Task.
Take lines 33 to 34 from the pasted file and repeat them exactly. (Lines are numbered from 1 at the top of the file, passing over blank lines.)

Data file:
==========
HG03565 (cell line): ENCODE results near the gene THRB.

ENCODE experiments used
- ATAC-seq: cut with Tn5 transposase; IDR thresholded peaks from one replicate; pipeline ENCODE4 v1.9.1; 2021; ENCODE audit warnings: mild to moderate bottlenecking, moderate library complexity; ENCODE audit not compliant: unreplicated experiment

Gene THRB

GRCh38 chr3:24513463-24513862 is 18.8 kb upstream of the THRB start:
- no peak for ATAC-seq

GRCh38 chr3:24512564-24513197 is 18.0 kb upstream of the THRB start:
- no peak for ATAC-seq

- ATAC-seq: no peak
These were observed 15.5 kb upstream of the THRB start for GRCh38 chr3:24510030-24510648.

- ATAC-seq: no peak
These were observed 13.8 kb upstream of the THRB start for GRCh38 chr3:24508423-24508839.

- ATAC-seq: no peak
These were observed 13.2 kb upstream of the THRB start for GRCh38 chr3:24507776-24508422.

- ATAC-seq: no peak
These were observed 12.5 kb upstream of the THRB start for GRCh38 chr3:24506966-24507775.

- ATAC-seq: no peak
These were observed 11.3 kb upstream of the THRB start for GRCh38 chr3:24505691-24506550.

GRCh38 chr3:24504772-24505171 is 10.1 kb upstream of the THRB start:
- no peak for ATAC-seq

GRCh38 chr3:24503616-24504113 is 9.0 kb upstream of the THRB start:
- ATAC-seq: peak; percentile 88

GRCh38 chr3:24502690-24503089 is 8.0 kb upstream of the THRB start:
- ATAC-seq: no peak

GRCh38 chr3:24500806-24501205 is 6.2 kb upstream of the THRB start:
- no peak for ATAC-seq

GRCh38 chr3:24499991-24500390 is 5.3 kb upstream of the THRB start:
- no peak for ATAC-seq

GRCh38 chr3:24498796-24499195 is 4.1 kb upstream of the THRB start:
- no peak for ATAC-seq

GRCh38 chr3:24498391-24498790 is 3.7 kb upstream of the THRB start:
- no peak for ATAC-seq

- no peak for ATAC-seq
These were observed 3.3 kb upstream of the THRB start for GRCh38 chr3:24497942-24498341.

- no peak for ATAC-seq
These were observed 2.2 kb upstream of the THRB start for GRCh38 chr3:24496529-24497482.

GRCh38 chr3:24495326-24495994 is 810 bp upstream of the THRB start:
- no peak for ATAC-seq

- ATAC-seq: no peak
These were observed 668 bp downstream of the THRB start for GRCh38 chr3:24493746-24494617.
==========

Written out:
- no peak for ATAC-seq
These were observed 3.3 kb upstream of the THRB start for GRCh38 chr3:24497942-24498341.